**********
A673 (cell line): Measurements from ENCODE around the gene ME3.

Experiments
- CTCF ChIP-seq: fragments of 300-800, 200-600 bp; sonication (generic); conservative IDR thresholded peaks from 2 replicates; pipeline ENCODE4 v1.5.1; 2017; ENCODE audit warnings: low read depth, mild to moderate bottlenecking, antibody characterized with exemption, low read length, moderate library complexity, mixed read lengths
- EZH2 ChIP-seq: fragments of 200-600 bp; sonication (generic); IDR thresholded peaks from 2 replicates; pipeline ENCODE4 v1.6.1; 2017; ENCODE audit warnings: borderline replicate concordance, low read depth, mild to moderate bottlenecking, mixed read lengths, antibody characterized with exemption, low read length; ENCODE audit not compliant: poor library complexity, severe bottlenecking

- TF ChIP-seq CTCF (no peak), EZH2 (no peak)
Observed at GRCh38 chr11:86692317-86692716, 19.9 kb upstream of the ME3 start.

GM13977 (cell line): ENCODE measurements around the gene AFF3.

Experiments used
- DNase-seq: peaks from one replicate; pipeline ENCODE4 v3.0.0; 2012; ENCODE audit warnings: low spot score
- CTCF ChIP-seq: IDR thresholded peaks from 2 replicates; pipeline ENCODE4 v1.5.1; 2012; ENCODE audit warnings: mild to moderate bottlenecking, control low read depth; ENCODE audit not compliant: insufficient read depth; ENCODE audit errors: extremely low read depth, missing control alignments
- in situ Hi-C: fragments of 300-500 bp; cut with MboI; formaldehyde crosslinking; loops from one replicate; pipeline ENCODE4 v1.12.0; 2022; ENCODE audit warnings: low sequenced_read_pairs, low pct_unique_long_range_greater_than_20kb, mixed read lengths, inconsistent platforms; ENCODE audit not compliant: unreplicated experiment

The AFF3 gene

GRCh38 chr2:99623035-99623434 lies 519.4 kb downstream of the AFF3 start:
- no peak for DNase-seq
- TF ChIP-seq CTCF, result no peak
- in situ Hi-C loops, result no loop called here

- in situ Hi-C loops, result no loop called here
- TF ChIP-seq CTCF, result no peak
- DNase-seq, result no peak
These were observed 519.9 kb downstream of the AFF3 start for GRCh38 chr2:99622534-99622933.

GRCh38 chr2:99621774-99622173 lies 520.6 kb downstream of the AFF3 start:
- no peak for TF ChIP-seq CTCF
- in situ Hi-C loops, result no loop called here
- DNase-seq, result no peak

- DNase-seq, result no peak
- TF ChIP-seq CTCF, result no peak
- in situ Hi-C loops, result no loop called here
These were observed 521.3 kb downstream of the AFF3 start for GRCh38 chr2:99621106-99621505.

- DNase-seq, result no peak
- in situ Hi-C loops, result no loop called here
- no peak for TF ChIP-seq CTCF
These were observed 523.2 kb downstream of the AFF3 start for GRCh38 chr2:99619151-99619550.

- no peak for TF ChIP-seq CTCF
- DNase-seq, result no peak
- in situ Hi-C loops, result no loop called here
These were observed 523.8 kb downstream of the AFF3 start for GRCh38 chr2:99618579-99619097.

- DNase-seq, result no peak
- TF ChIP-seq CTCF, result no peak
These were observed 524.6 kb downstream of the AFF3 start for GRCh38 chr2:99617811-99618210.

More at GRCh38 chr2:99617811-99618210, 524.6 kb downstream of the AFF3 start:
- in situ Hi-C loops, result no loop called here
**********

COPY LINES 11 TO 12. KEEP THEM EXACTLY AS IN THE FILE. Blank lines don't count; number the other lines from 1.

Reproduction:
- in situ Hi-C: fragments of 300-500 bp; cut with MboI; formaldehyde crosslinking; loops from one replicate; pipeline ENCODE4 v1.12.0; 2022; ENCODE audit warnings: low sequenced_read_pairs, low pct_unique_long_range_greater_than_20kb, mixed read lengths, inconsistent platforms; ENCODE audit not compliant: unreplicated experiment

The AFF3 gene